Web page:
Computer and device terms
In the modern world, customers get things done with whatever device is handy. When you write, focus on what the customer wants to accomplish. If you must write about the device itself, use the most general term that works—usually, that's device. Sometimes, it's computer, phone, or wearable device. Occasionally, it's laptop, smartphone, or fitness band.
Device interaction terms
Use these verbs to talk about using devices and peripheral devices:
- Use turn on and turn off, not power on, power off, switch on, or switch off.
- Use set up to describe preparing hardware or software for first use.
- Use install and uninstall to refer to adding and removing hardware drivers and apps.
- Use connect and disconnect to refer to establishing a relationship between devices (direct or wireless) and connecting a device to a network or the internet.
Preferred device terms
|device, mobile device
|Use device to refer collectively to all types of computers, phones, and other devices.
Use mobile device only when you need to call out the mobility.
It's OK to modify device when it matters. For example, point-of-sale device.
|Use computer when you need to talk about a computing device other than a phone, wearable device, or gaming console.
It's OK to use PC when space is a constraint, but don't switch between PC and computer.
Don't use mobile computer, portable computer, or mobile PC.
|phone, mobile phone, smartphone
|Use phone most of the time.
If you need to call out the mobility, use mobile phone.
Use smartphone only if you need to distinguish a smartphone from other types of phones.
Don't use wireless phone, cell phone, or cellular phone.
|Use a more generic term unless you're talking about a specific class of computers. Use tablet only to refer to a touchscreen computer without a permanently attached keyboard. Use laptop to refer to a portable computer with a permanently attached keyboard, with or without a touchscreen.
Don't use slate or notebook.
|wearable device, fitness band
|Use only when it's necessary to differentiate devices that are meant to be worn from other devices.
Avoid using wearable as a noun.
Acceptable terms for specific references
Use the following terms only when you need to be more specific than you can be by using the preferred terms.
|Use only to refer to a small, limited-use device that accesses, captures, and updates information in real time, such as the devices often used in line-of-business (LOB) applications. If possible, just use device.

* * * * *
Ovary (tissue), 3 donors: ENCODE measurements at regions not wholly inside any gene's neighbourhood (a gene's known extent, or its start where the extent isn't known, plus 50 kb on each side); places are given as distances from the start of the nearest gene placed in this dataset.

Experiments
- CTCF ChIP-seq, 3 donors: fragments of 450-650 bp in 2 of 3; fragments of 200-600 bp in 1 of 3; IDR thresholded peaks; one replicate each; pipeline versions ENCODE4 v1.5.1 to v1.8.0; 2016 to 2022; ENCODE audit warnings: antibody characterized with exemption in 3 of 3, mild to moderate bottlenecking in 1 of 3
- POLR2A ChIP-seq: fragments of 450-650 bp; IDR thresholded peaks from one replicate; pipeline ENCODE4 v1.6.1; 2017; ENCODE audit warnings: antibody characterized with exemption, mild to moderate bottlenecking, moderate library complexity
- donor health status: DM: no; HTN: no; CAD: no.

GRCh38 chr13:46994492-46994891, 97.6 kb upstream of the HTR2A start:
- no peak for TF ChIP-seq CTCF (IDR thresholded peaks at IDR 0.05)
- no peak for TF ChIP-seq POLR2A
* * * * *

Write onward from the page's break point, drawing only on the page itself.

Don't use handheld as a noun.
Don't use handheld PC or handheld computer.
|Use only to refer to a type of computer that isn't portable or a server computer.
Don't use desktop as a synonym for computer or PC.
|Most of the time, don't use machine to mean a computer. Use computer instead. It's OK to use machine in content for a technical audience and in content about virtualization to describe both physical machines and virtual machines.
Updates help to enhance the security and performance of your computer.
Move virtual machines from one physical server to another to balance the load among physical servers.
A signed machine certificate uniquely identifies the computer.
|Use client or server only if it's clear to the reader whether the client or server discussed is hardware or software.
Use client computer or server computer if you need to clarify that you're discussing hardware.
Don't use box in reference to client and server hardware.
Peripheral devices and hardware components
In general, use the most generic term that describes a peripheral device or hardware component.
|Use instead of adaptor.
|Use disc, not disk, to refer to a CD or DVD.
|Use disk only in the context of Azure cloud storage and virtual machines.
Use hard drive, not disk, fixed disk, hard disk, or disk drive to refer to the drive on a PC where programs are typically stored.
|display, screen, monitor
|Use display as a general term for any visual output device, including the built-in display on a computing device and an external monitor or projector.
Use screen to distinguish the usable portion of the display from its edges.
Use monitor only when you need to refer specifically to a standalone desktop or mounted display device that can be connected to a computing device.
|Avoid talking about drives in content for a general audience. It's usually enough to prompt customers to save a file, picture, song, and so on.
Use drive as the general term for any type of device where a customer can save or retrieve files, including hard drive, CD drive, DVD drive, USB flash drive, or any other removable storage device. Use hard drive when necessary to refer to a drive on a PC where programs are typically stored. Avoid referring to the type of drive if you can.
Use drive C, not drive C:, drive C>, or C: drive, when necessary.
Use network drive, not remote drive, to refer to a logical network drive name.
network drive X
|mouse, pen, controller, joystick, touchpad, trackball
|In general, don't talk about specific input devices. Most of the time, talk about how the customer interacts with the app or game by selecting, choosing, and so on. To learn more, see Describing interactions with UI.
When you must discuss interacting with a specific type of device, don't use pointing device or input device. Instead, use the specific term for that device: mouse, pen, controller, joystick, touchpad, or trackball. Use tablet pen on the first mention, and pen thereafter. Don't use stylus.
Joysticks have controls (not options) for controlling movement on the screen.
|Use instead of network card to describe hardware that supports connecting a computer to a network.
|One word. Use sparingly. Most of the time, talk about how the customer interacts with the app or product by selecting, choosing, and so on. See Describing interactions with UI to learn more.
|Don't spell out. Use only as an adjective.
USB 3.0 port